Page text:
New York’s Decoupling from CARES Act has Broad Impact
By John Kostenbauder, Harold Hecht and Seth Rabe
April 30, 2020
The Coronavirus Aid, Relief, and Economic Security Act (the “CARES Act”) that was signed into law March 27, 2020 included many taxpayer-friendly amendments to the Internal Revenue Code (“IRC”) affecting both corporations and individuals. New York recently became the first state to address some of the changes enacted by the CARES Act. Governor Cuomo signed New York’s 2020-2021 budget which impacts the New York State Corporate Franchise Tax and Individual Income Tax as well as the New York City General Corporation Tax (“GCT”), Unincorporated Business Tax (“UBT”), and Personal Income Tax on Residents. The budget includes tax provisions that decouple New York’s law from certain federal income tax law.
NYS Corporate Franchise Tax/NYC GCT and UBT
The CARES Act increased the interest expense limitation from 30% of adjusted taxable income (ATI) to 50%. New York has now decoupled from the increase to the IRC 163(j) interest expense deduction limitation for tax years 2019 and 2020. This means a separate calculation is necessary to apply the 30% adjusted taxable income (“ATI”) for NYS/NYC filings instead of the federal 50% limitation.
NYS and NYC Individual income tax
NYS and NYC have decoupled from all CARES Act provisions for taxable years beginning before January 1, 2022. While NYS is a “rolling conformity” state, meaning any changes to the IRC are automatically incorporated into the NYS tax code, the effect of the budget is to decouple from all provisions of the CARES Act and to fix the individual NYS/NYC statute to the IRC as of March 1, 2020. This includes the following:
- IRC 461(l) excess business loss limitation deferral is not adopted. The excess business loss limitation came into law at the federal level in 2018 and generally allowed a business loss up to $500,000 (for taxpayers married filing jointly) against other types of income. Such a limitation will continue to apply for NYS/NYC individual income tax purposes.
- Net operating loss (“NOL”) carryback limitations. NYS/NYC has no specific statutory provisions concerning individual NOL carryovers and carrybacks. The New York NOLs for residents were always predicated on a federal NOL being allowed. It is uncertain how the de-coupling will impact New York NOLs at this time.
- 60-day rollover of coronavirus-related retirement plan distributions. While federal tax law now allows individuals a three-year period to rollover distributions from retirement plans (up to $100,000), for NYS/NYC purposes, the distribution would need to be paid back within 60 days to avoid taxation.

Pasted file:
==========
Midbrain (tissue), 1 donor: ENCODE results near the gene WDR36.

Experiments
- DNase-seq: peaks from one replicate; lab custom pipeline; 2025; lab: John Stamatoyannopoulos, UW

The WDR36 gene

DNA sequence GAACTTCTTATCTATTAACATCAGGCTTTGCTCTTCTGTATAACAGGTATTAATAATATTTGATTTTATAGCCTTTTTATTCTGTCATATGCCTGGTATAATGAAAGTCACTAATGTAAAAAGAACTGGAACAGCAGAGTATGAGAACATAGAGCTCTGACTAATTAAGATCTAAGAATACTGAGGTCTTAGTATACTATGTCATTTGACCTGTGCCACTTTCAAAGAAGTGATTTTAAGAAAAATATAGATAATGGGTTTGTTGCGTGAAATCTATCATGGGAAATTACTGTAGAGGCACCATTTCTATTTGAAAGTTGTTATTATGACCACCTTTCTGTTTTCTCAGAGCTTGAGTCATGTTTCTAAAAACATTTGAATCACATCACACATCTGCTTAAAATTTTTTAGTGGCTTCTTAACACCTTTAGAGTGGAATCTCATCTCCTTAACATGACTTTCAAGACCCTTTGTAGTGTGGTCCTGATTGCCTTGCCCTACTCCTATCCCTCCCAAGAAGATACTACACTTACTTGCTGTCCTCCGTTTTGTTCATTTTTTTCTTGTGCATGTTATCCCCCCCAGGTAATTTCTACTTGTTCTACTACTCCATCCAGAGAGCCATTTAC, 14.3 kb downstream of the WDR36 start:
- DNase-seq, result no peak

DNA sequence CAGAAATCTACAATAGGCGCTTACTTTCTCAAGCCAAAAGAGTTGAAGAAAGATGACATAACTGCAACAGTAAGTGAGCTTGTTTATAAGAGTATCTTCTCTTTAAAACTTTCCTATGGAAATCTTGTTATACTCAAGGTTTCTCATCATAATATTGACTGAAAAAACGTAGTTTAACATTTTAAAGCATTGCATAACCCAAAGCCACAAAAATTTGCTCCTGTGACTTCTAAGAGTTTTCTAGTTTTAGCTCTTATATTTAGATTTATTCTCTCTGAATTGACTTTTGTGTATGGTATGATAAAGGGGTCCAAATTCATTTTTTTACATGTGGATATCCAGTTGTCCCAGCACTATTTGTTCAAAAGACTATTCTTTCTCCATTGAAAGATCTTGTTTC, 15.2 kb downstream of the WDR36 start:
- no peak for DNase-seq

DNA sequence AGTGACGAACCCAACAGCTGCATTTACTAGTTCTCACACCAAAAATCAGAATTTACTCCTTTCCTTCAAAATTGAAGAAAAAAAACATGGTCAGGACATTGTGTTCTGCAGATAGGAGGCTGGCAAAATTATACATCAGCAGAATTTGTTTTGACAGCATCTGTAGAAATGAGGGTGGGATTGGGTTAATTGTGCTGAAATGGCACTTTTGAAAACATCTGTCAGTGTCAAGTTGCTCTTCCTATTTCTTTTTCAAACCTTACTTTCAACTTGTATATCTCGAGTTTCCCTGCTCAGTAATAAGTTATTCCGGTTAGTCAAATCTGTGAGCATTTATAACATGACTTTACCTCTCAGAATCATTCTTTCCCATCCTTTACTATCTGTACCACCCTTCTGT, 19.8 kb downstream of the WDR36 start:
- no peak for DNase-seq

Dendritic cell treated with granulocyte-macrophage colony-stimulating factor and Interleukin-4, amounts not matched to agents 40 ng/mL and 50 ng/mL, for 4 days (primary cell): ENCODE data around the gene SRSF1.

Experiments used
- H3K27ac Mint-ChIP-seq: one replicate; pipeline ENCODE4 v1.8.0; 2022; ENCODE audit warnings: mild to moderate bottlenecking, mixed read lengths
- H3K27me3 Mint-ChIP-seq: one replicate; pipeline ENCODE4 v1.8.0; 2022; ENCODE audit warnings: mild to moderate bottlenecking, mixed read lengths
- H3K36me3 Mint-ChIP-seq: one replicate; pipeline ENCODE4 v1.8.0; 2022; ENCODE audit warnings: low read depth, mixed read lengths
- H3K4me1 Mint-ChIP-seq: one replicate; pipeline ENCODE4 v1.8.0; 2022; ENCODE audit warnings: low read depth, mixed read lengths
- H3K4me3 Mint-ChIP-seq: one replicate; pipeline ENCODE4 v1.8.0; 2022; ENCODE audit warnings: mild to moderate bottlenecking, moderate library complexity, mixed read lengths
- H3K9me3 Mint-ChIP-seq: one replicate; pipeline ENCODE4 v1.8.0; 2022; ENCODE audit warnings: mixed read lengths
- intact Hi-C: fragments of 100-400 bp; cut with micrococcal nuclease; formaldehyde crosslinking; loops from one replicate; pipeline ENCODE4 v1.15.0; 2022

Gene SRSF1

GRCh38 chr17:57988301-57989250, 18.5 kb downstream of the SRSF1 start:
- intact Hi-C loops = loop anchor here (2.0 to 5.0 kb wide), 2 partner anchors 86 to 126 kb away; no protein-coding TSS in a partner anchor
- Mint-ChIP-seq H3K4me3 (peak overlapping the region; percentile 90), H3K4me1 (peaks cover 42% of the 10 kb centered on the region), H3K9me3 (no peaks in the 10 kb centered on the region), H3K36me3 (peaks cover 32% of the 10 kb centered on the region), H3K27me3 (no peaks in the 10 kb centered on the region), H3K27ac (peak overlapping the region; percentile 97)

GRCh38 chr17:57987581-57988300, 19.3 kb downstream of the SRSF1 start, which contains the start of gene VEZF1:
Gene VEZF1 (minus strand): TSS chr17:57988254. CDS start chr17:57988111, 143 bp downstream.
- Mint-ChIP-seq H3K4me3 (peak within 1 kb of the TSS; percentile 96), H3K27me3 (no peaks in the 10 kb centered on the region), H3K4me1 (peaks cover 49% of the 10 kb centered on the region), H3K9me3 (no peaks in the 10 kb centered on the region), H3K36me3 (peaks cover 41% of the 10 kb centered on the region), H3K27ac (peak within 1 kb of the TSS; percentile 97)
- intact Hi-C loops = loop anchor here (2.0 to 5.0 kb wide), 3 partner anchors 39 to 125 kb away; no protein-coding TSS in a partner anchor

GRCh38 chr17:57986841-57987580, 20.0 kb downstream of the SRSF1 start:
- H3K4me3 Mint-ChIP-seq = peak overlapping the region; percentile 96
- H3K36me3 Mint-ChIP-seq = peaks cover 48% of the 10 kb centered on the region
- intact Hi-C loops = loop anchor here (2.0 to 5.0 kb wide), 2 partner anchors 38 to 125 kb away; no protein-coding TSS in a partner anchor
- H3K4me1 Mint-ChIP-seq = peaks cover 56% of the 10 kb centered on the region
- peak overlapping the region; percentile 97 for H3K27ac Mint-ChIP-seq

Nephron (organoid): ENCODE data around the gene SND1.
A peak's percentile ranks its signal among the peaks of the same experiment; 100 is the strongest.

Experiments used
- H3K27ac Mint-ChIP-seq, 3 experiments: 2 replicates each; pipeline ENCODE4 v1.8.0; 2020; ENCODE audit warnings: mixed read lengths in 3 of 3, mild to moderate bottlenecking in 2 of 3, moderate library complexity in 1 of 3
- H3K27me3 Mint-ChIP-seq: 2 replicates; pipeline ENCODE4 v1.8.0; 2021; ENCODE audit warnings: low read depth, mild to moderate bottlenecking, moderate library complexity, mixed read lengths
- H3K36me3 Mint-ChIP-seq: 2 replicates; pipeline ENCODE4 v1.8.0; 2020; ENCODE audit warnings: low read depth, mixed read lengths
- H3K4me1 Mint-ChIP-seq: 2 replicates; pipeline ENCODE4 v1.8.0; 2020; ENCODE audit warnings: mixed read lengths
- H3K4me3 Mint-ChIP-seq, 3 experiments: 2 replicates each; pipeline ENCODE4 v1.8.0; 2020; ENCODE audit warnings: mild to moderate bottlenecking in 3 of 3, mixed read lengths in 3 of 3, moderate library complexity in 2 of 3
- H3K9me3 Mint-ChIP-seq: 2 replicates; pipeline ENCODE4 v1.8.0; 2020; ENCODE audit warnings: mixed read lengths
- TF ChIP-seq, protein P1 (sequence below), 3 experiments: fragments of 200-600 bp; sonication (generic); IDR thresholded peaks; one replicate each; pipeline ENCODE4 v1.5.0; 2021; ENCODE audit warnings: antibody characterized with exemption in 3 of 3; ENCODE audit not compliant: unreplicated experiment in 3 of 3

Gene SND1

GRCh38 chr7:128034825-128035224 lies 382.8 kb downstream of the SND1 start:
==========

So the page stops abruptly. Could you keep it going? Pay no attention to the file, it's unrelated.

- Business interest expense deduction limitation. The aforementioned ATI limitation on the business interest deduction that applies for NYS corporate tax purposes also applies for individual tax purposes.
- The CARES Act allows a deduction for cash contributions to public charities of up to 100% of adjusted gross income (“AGI”). The former rule was 60% of AGI, which still applies for NYS and NYC. In addition, the $300 above-the-line charitable deduction impacting 2020 federal returns would not apply for NYS/NYC purposes.
- A technical correction to the TCJA now allows qualified improvement property (“QIP”) to be depreciated over 15 years, allowing for a 15-year write off and qualifying it for bonus depreciation. This correction can be applied retroactively to 2018. However, it appears that this correction does not apply to NYS/NYC.
- Small business interruption loans. Section 1105 of the CARES Act provides for potential loan forgiveness with respect to SBA 7(a) loans under the Paycheck Protection Program. The loan forgiveness is not taxable for federal purposes. As it stands now, such exemption from taxation would not apply to individual income taxes in NYS/NYC
Any state that is a “rolling conformity” state will need to take action in order to decouple. Other states that have “fixed conformity,” meaning their tax statutes tie to a specific version of the IRC, may not need to take legislative action. The many other states that are neither “rolling” nor “fixed” conformity states may need to take separate legislative action to deal with the CARES Act. Given that not all state legislatures are currently in session, it may be a while before each state’s position is known.
Please contact your Mazars USA LLP professional for additional information.